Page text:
1 in 10 claims could be denied under new ER policy, UnitedHealthcare says

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About 1 in 10 emergency room claims could be denied under a new UnitedHealthcare policy drawing backlash from hospitals and physicians, a spokesperson from the insurance company told the Post Crescent.

Across most states, UnitedHealthcare may start retroactively denying commercial coverage for ER visits that are determined to be nonemergent. The change is effective July 1.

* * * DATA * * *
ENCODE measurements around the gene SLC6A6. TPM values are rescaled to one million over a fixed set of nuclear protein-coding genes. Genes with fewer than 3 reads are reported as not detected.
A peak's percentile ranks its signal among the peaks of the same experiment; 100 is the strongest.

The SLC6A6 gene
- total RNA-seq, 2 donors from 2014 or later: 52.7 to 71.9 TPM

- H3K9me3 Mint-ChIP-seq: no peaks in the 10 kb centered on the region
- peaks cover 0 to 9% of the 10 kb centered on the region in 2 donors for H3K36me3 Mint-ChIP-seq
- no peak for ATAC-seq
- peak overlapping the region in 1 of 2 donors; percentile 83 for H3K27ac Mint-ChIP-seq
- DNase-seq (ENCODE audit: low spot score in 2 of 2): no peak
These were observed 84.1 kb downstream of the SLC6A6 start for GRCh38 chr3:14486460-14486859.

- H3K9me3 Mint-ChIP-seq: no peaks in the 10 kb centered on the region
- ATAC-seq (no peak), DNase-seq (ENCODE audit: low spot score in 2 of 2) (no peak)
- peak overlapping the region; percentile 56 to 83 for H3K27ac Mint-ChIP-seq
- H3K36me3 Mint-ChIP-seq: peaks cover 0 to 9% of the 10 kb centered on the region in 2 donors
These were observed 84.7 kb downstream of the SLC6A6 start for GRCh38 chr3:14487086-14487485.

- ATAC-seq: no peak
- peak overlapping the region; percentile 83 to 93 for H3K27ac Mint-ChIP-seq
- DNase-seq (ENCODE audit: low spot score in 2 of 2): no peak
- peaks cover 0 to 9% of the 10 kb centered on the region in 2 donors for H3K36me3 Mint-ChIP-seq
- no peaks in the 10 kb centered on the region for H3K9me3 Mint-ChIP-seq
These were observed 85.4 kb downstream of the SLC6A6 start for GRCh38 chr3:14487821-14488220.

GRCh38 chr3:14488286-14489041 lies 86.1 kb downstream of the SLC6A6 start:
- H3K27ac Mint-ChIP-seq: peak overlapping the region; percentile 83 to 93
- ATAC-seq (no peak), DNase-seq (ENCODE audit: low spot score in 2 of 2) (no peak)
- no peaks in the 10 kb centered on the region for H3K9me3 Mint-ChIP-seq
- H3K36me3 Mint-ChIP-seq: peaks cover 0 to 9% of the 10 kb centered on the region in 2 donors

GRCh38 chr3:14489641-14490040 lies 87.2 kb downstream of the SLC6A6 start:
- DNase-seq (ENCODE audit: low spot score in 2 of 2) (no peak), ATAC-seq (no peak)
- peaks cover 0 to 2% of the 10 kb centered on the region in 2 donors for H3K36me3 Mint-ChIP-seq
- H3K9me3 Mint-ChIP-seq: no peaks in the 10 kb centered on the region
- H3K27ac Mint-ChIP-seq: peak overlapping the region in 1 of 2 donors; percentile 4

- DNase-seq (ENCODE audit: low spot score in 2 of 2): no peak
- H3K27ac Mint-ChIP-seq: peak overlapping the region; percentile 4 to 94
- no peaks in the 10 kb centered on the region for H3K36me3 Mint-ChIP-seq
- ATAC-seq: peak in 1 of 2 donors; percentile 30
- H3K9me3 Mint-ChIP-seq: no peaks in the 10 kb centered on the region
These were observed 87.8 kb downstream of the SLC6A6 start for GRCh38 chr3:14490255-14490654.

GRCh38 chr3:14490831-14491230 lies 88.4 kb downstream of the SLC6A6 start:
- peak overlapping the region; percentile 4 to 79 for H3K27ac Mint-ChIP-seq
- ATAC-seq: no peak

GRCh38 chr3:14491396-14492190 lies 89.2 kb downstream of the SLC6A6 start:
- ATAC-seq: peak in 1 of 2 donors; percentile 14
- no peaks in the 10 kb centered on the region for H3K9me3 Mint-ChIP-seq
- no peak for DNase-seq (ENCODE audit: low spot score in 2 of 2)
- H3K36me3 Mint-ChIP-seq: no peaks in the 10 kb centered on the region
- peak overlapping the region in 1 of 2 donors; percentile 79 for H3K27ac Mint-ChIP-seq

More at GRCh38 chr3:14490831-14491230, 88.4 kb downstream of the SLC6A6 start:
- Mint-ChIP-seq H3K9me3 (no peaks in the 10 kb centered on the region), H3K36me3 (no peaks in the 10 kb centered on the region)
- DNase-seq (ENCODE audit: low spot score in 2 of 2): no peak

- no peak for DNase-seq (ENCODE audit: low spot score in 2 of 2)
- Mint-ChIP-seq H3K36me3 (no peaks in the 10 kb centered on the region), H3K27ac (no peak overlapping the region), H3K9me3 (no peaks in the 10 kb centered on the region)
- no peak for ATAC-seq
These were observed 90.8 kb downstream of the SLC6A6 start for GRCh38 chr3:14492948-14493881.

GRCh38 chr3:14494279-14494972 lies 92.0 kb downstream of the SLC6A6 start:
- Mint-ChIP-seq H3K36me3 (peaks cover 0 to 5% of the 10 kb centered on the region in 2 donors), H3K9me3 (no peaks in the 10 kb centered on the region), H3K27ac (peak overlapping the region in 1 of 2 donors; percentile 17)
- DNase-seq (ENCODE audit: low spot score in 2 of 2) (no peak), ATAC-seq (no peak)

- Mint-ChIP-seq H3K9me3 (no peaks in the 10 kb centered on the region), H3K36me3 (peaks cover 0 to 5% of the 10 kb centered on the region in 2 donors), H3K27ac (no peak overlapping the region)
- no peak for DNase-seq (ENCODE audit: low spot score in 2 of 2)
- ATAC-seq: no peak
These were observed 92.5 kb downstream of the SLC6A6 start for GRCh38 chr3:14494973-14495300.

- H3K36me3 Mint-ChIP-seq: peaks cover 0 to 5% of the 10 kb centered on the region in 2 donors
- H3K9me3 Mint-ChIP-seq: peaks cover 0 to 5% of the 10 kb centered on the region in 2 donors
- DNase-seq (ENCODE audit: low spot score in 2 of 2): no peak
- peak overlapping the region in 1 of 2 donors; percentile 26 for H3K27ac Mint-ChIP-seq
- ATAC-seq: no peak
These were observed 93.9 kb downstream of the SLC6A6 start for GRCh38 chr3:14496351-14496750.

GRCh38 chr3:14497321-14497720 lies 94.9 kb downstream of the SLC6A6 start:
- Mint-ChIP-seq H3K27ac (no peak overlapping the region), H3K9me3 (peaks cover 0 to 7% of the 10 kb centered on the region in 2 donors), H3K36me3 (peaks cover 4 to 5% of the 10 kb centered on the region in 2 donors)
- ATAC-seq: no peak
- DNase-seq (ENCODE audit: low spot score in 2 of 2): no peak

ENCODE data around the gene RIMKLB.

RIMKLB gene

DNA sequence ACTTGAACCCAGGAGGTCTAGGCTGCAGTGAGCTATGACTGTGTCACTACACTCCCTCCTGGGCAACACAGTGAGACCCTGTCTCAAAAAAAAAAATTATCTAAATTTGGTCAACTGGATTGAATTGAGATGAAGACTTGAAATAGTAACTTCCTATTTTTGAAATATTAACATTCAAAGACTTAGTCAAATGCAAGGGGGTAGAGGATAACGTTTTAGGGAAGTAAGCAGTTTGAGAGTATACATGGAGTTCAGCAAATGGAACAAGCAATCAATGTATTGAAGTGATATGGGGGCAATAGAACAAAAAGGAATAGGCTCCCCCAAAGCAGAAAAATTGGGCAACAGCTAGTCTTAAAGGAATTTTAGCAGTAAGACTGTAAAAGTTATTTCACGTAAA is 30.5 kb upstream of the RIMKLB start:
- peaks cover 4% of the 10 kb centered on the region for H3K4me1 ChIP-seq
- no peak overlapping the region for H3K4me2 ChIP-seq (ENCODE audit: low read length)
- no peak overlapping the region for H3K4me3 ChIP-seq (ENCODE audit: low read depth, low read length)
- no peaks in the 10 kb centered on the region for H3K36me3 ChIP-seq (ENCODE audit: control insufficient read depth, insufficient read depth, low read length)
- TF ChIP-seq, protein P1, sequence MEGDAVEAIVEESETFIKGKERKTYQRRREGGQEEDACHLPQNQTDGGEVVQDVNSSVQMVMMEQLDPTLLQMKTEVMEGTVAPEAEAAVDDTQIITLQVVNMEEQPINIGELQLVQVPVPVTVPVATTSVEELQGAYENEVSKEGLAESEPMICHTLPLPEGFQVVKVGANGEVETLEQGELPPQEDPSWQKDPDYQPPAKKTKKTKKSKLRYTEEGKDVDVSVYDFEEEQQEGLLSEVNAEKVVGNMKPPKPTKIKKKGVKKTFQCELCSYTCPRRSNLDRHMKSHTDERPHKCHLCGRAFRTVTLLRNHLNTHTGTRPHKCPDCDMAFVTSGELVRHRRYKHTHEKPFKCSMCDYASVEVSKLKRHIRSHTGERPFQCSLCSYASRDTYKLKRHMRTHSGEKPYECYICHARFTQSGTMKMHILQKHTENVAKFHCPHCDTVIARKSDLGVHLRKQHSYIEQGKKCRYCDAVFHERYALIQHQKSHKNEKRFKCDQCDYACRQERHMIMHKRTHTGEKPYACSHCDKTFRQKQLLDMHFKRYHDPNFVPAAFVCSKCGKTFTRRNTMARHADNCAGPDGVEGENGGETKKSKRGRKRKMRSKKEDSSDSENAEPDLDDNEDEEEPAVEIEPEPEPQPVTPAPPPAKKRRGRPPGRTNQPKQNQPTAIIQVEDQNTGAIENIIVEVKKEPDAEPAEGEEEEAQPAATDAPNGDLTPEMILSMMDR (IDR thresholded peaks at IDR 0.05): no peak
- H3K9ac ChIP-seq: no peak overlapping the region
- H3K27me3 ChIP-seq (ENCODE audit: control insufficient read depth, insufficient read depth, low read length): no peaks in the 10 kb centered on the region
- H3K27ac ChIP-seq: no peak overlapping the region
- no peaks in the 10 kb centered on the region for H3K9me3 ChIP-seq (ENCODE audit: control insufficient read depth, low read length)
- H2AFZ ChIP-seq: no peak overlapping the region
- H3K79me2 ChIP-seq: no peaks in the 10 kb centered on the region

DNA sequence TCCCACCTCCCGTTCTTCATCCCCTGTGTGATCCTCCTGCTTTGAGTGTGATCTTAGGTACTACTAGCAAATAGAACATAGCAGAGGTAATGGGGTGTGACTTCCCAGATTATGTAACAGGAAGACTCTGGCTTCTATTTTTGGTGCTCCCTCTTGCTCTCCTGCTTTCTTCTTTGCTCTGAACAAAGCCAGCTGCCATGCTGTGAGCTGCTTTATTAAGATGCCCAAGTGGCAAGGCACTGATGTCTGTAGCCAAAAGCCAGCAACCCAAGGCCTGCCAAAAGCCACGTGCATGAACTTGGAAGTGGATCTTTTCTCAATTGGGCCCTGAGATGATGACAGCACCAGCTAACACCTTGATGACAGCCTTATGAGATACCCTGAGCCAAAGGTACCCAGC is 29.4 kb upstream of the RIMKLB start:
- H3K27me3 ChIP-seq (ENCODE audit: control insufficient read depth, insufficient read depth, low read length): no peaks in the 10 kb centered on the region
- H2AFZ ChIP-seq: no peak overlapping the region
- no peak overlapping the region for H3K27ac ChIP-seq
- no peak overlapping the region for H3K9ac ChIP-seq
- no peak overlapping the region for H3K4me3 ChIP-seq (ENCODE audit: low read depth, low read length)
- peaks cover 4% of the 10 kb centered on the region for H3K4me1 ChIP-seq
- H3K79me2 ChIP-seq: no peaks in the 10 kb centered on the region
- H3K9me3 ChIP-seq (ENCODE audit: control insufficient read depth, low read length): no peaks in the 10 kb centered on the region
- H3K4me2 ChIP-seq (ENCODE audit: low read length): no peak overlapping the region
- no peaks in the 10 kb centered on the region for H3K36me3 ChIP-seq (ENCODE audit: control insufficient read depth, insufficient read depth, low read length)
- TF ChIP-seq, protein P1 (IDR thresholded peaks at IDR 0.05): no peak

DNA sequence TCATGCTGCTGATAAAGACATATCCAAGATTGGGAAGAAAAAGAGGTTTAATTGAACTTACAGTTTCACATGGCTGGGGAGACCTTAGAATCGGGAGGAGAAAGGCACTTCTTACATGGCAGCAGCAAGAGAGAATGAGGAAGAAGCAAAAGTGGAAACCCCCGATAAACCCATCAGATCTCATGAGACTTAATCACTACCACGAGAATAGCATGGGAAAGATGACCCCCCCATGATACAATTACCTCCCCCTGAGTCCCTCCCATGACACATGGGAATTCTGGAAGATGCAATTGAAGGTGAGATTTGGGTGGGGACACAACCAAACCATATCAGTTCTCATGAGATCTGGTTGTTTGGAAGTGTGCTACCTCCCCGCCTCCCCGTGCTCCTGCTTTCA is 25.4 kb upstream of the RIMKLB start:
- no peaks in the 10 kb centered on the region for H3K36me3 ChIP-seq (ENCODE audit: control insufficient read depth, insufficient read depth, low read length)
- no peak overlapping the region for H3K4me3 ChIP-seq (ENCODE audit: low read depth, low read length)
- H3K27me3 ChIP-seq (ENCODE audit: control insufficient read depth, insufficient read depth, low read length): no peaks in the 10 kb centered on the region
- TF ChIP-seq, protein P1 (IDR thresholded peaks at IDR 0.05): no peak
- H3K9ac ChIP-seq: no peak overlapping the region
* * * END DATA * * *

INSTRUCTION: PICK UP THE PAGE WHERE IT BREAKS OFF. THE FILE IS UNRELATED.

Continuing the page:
Tracey Lempner, a spokesperson for UnitedHealthcare, told the Star Tribune the change comes as "unnecessary use of the emergency room costs nearly $32 billion annually, driving up health care costs for everyone. We are taking steps to make care more affordable, encouraging people who do not have a health care emergency to seek treatment in a more appropriate setting."

Hospitals and physicians have condemned the policy and called for its reversal, arguing it would harm patient care and violate the prudent layperson standard. The standard requires health insurers to cover emergency health services based on presenting symptoms, not final diagnosis.

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